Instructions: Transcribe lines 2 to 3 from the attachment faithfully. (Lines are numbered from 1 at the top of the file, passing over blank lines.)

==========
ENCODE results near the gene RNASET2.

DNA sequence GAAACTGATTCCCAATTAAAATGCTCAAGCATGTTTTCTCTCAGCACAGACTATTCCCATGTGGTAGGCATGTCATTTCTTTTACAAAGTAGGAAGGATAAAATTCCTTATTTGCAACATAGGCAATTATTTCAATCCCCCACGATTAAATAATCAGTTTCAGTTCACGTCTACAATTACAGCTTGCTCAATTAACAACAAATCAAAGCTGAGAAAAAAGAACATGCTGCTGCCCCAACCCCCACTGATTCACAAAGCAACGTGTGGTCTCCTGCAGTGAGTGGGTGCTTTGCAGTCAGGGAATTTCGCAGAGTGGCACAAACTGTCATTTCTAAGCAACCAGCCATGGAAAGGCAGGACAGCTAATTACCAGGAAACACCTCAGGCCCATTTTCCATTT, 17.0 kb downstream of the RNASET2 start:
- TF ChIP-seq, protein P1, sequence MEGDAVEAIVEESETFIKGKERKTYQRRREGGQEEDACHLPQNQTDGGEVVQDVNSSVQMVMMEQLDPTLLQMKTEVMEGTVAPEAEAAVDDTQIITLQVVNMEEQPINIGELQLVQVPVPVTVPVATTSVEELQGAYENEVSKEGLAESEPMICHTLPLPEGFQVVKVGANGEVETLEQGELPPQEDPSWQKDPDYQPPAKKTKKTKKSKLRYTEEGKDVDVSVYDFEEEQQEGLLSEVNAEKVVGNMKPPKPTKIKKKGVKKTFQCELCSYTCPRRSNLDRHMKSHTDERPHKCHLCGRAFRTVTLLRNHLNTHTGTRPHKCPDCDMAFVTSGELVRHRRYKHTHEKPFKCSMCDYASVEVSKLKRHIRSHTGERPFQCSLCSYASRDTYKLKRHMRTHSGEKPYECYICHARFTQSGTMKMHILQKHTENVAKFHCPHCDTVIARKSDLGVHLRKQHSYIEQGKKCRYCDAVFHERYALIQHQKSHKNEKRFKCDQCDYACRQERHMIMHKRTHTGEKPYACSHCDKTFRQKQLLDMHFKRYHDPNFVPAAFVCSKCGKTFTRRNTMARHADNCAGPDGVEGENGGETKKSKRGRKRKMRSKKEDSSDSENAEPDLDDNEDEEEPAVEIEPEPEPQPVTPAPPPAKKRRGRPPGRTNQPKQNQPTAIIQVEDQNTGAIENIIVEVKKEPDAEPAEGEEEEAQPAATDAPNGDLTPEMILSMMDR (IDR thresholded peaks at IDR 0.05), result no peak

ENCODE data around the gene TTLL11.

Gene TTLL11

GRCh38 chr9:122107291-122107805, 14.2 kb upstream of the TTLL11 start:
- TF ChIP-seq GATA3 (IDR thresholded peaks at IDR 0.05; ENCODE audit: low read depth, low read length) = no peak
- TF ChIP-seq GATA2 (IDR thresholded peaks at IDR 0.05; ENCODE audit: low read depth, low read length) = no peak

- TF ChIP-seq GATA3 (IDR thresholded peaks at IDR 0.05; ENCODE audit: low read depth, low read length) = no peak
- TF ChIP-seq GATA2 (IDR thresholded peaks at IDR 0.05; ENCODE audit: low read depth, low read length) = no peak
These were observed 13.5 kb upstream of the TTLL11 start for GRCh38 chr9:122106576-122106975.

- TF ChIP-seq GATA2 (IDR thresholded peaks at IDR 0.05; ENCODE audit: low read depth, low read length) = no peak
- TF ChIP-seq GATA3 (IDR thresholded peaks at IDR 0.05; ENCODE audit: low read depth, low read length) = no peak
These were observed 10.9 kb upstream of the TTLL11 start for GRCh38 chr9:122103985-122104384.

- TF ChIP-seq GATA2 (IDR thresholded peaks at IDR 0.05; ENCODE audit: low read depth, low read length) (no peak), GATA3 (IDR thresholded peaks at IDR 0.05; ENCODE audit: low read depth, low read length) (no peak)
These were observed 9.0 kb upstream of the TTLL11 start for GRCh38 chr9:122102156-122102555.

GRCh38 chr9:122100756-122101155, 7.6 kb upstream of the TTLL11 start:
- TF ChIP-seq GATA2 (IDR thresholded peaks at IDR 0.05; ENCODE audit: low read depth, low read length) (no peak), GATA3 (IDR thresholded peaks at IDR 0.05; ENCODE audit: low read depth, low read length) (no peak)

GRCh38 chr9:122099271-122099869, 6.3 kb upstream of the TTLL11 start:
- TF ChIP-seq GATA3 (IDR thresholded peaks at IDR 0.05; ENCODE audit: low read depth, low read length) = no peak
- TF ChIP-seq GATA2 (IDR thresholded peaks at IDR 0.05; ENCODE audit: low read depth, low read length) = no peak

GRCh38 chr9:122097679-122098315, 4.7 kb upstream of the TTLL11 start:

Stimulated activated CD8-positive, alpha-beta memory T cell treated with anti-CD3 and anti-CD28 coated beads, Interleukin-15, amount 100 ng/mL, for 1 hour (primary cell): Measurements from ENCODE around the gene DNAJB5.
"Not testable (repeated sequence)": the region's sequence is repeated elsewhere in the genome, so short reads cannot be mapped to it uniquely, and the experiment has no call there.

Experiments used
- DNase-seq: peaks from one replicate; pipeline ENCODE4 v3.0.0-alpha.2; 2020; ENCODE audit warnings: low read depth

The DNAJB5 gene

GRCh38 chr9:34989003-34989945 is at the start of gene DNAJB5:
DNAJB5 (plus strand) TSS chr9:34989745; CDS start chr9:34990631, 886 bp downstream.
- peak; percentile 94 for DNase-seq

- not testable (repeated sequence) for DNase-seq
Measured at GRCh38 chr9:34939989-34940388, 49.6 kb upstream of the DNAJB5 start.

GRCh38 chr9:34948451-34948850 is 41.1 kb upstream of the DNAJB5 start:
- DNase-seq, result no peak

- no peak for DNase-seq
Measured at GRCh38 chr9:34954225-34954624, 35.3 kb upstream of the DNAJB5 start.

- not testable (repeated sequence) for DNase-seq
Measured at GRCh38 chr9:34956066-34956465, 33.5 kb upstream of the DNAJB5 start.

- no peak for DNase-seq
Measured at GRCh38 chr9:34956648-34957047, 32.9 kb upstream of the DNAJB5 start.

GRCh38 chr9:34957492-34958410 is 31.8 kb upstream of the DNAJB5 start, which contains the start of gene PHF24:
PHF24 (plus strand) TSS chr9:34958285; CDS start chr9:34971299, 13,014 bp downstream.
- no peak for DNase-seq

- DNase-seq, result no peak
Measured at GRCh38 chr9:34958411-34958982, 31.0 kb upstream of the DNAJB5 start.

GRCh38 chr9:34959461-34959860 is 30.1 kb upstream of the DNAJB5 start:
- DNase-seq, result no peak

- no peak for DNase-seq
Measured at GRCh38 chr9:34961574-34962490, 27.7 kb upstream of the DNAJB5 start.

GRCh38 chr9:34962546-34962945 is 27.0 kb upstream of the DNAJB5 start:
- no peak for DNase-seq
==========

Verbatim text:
DNA sequence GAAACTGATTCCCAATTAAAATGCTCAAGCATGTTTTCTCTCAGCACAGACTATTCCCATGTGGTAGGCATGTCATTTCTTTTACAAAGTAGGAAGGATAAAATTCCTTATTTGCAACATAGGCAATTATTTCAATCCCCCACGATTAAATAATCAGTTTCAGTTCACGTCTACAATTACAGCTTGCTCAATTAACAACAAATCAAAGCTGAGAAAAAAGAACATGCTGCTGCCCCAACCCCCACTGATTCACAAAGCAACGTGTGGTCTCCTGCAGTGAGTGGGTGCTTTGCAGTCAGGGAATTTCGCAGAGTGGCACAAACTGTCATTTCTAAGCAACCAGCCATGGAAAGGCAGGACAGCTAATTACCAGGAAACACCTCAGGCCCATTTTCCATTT, 17.0 kb downstream of the RNASET2 start:
- TF ChIP-seq, protein P1, sequence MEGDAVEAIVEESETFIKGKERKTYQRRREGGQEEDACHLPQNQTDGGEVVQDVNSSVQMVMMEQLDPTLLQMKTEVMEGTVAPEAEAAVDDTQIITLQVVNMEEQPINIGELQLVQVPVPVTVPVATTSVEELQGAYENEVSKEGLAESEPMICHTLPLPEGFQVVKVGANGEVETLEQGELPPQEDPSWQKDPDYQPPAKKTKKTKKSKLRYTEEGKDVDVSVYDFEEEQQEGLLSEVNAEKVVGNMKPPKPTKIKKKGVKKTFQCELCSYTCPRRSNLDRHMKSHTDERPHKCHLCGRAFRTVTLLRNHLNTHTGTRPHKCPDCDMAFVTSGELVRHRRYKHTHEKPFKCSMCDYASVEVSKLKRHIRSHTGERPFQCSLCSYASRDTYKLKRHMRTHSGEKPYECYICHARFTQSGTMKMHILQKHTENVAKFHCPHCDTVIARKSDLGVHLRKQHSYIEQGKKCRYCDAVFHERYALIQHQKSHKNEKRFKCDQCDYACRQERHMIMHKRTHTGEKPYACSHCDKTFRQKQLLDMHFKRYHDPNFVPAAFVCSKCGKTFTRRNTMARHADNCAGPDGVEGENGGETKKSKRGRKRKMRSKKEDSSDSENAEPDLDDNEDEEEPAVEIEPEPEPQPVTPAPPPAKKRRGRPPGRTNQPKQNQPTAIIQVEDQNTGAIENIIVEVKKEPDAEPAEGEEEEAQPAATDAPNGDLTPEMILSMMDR (IDR thresholded peaks at IDR 0.05), result no peak